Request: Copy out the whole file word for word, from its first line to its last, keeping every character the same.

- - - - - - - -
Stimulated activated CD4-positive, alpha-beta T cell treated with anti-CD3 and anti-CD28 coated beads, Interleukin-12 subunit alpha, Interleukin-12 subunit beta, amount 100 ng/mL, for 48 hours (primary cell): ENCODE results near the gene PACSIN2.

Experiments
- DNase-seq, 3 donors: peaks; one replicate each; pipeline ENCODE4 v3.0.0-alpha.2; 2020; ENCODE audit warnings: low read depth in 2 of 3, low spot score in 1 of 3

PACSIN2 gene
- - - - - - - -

Stimulated activated CD4-positive, alpha-beta T cell treated with anti-CD3 and anti-CD28 coated beads, Interleukin-12 subunit alpha, Interleukin-12 subunit beta, amount 100 ng/mL, for 48 hours (primary cell): ENCODE results near the gene PACSIN2.

Experiments
- DNase-seq, 3 donors: peaks; one replicate each; pipeline ENCODE4 v3.0.0-alpha.2; 2020; ENCODE audit warnings: low read depth in 2 of 3, low spot score in 1 of 3

PACSIN2 gene